The Federal Housing Finance Agency (FHFA) said late Friday that the Federal Home Loan Bank of Seattle remains "undercapitalized" and will not be allowed to redeem or repurchase stock or pay dividends.
At the end of 2004, as the bank struggled with the size of its mortgage purchase program, it said members who wish to redeem their stock must wait five years before receiving their money.
But with that time period almost up, the Finance Agency said it would not allow the bank to begin redeeming stock, fearing it could lower its capital base.
While technically the Seattle Home Loan bank appears to have met all its minimum capital requirements as of the end of the third quarter, the Finance Agency made a "discretionary determination" that the bank remains undercapitalized.
"The Seattle Bank is 'undercapitalized' because of several factors, including the possibility that modest declines in the value of its private-label mortgage-backed securities could cause it again to fall below its risk-based capital requirement," the agency said in a press release. "In addition, the Bank would be in jeopardy of exhausting its retained earnings if credit losses on these securities in the fourth quarter were of similar magnitude to the third-quarter credit losses."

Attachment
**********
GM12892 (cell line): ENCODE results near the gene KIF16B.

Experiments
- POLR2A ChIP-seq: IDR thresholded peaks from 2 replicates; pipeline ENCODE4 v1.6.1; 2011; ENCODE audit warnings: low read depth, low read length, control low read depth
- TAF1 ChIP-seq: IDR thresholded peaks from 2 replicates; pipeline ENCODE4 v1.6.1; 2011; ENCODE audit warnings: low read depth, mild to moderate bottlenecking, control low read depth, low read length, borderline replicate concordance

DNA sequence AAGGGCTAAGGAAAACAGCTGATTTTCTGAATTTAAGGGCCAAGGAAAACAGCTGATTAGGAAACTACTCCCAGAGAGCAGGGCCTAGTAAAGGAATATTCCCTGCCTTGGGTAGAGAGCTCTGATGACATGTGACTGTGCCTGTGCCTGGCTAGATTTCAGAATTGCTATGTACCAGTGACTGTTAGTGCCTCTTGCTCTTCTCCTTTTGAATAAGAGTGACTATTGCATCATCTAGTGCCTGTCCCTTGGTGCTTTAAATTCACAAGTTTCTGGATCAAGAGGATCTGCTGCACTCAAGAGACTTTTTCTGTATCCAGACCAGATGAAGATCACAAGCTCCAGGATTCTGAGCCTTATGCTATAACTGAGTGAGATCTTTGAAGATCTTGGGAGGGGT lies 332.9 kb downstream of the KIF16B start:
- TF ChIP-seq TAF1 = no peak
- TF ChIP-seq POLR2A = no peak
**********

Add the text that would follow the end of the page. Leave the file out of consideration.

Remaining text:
American Banker first reported earlier this week that the FHFA was expected to stop the bank from redeeming its stock.
FHFA Acting Director Edward DeMarco said the action was necessary to protect the bank.
"I am taking this action today to promote the longer-term financial stability of the Federal Home Loan Bank of Seattle," said DeMarco. "This action should ultimately benefit all of the Bank's member-owners by maintaining their existing capital investments and enhancing the Bank's opportunity to strengthen its financial position."
The agency added that "capital redemptions will resume once the Seattle Bank demonstrates performance in line with the plan and that the improvements in performance and capital strength appear sustainable."
The bank said last week that it lost $144.3 million in the first nine months of 2009, $93.8 million of which was reported during the third quarter. Also troubling is that the Seattle bank's advance business, which totaled $24.9 billion, is roughly half of what it was a year earlier.
The latest earnings slump stems from other-than-temporary impairment charges that have been levied against the Seattle bank's portfolio of private-label MBS, which totaled $130.1 million during the third quarter.